The 10 Best Baseball Players Who Never Got To Play In The Majors

Black Americans were not allowed to play in Major League Baseball until Jackie Robinson was signed by the Brooklyn Dodgers in 1946. Before then, hundreds of gifted black baseball players competed against one another in successful Negro Leagues that formed all over America. There has been a great effort to remember and celebrate these great athletes, and many of them have since been inducted into the National Baseball Hall of Fame.

10. Buck O’Neil

John “Buck” O’Neil was a first baseman and manager in the Negro American League. After playing, he eventually became the first African American coach in the MLB, and then late in life became a speaker and strong advocate for Negro leagues history, helping to establish the Negro Leagues Baseball Museum. He played baseball in the Negro Leagues from 1937-1955. He played in four East-West All-Star Games in three different seasons, and two Negro League World Series.

9. Andrew “Rube” Foster

Foster is widely considered the best pitcher of the very early Negro Leagues — he played from 1902-1917. Not all of his games pitched were recorded, but in 338 of them that were, he won 216. He also also founded and managed the Chicago American Giants, and organized the Negro National League, the first long-lasting professional league for African-American ballplayers, which operated from 1920 to 1931. He is known as the “father of black baseball.”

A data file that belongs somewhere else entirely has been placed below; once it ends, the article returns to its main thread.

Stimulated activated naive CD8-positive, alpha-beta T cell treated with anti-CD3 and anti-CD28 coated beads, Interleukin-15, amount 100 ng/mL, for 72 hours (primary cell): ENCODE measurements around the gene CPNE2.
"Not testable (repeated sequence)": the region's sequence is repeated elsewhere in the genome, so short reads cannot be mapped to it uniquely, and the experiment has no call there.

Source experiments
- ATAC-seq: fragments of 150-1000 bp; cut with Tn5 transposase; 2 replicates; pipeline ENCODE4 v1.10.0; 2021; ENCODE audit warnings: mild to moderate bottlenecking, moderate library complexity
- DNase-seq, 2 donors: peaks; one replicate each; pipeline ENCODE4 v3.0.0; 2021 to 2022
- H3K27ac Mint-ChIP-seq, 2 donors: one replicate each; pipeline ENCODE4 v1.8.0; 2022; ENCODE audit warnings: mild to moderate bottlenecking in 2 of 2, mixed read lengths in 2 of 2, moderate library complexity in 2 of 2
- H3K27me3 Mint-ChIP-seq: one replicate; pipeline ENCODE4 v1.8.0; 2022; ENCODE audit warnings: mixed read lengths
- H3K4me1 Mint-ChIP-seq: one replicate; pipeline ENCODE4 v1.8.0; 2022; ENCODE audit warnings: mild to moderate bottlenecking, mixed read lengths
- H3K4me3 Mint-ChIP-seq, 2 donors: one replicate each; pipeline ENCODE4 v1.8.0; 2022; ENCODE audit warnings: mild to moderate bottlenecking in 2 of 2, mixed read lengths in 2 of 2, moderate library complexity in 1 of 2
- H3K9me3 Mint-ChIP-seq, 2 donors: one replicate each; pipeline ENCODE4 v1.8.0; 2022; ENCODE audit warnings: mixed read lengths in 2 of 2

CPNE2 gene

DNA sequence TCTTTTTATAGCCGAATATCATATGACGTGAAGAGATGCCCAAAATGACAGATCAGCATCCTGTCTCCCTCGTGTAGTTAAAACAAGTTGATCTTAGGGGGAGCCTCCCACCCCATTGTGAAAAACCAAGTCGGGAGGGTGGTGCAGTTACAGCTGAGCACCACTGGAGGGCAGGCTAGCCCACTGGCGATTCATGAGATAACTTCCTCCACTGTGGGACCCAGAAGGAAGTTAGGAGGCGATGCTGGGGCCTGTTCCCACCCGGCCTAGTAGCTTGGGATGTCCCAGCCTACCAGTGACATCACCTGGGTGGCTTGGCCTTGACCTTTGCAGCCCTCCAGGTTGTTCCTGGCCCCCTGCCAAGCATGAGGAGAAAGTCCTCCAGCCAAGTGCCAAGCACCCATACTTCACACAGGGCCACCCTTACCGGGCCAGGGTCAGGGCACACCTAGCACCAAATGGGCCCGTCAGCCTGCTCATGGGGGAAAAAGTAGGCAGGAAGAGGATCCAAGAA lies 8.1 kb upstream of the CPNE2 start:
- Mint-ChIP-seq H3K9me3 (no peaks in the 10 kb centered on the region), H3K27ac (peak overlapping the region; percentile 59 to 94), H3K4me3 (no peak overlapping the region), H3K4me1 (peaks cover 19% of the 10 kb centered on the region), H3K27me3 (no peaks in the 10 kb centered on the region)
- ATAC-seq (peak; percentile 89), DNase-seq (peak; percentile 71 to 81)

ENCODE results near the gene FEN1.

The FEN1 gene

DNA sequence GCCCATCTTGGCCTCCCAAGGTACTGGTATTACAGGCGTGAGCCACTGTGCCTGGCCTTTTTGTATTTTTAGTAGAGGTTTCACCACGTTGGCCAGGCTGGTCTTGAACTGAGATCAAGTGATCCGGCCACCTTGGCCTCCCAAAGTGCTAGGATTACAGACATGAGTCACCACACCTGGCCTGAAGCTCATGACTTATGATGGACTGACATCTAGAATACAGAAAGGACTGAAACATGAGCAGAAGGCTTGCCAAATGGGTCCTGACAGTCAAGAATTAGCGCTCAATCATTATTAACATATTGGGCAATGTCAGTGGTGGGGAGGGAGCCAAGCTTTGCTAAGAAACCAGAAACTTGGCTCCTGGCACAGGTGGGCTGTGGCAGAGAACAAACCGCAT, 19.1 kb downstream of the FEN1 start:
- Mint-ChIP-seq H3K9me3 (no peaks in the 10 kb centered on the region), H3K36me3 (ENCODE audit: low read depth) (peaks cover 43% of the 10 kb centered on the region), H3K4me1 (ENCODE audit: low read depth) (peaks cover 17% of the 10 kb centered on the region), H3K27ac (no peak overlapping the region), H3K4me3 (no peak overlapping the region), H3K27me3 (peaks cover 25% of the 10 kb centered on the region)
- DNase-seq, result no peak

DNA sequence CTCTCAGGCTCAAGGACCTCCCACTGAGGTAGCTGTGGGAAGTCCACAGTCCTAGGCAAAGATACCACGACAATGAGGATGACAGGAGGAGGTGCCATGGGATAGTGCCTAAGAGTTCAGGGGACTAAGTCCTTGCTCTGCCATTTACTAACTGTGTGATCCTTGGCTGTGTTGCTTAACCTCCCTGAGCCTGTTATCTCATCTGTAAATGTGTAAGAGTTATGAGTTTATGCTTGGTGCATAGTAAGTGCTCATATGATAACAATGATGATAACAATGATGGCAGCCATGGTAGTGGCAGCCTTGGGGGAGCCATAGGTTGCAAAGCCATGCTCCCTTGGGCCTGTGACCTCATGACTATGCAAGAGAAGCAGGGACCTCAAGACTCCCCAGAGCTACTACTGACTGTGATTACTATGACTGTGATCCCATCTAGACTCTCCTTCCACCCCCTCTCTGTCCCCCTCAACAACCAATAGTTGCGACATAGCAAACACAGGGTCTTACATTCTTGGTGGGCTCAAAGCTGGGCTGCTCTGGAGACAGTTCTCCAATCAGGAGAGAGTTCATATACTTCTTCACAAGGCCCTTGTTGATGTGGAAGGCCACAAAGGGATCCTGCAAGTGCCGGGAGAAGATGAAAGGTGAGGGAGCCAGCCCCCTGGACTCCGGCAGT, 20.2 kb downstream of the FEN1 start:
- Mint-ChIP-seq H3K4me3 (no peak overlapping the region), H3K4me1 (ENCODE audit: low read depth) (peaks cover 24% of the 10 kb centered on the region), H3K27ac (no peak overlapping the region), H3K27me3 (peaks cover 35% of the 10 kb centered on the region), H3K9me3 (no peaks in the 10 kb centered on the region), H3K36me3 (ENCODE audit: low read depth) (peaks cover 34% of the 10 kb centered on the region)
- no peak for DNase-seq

8. James “Biz” Mackey

Above: Biz Mackey by Kadir Nelson, from We Are the Ship: The Story of Negro League Baseball.

Before Josh Gibson rose to fame, James Raleigh “Biz” Mackey was regarded as black baseball’s premier catcher. He was a tremendous defender, but also ranks among the leagues all-time greatest in both RBIs and slugging percentage. He was a five time Negro Leagues all-star and MLB great Roy Campanella once said “In my opinion, Biz Mackey was the master of defense of all catchers. When I was a kid in Philadelphia, I saw both Mackey and Mickey Cochrane in their primes, but for real catching skills, I don’t think Cochrane was the master of defense that Mackey was. When I went under his direction in Baltimore, I was 15 years old. I gathered quite a bit from Mackey, watching how he did things, how he blocked low pitches, how he shifted his feet for an outside pitch, how he threw with a short, quick, accurate throw without drawing back. I got all this from Mackey at a young age.”

7. Walter “Buck” Leonard

Buck Leonard was the first baseman for the Homestead Grays for 17 years, the longest term of service for a player on a single team in Negro League history. The Baseball Reference statistics show Leonard with an impressive .519 slugging percentage. Monte Irvin said “Trying to sneak a fastball past [Leonard] was like trying to sneak a sunrise past a rooster.”

6. Willie Wells

Above: Willie Wells memorial mural in Austin, Texas by Tim Kerr (photo by me).

Willie Wells was a shortstop who played from 1924-1948. Nicknamed El Diablo (The Devil) by Mexican fans, Wells hit for both power and average, and was a fast baserunner. He was even more impressive with his glove and supposedly taught Jackie Robinson the art of the double play. His recorded career average was .320.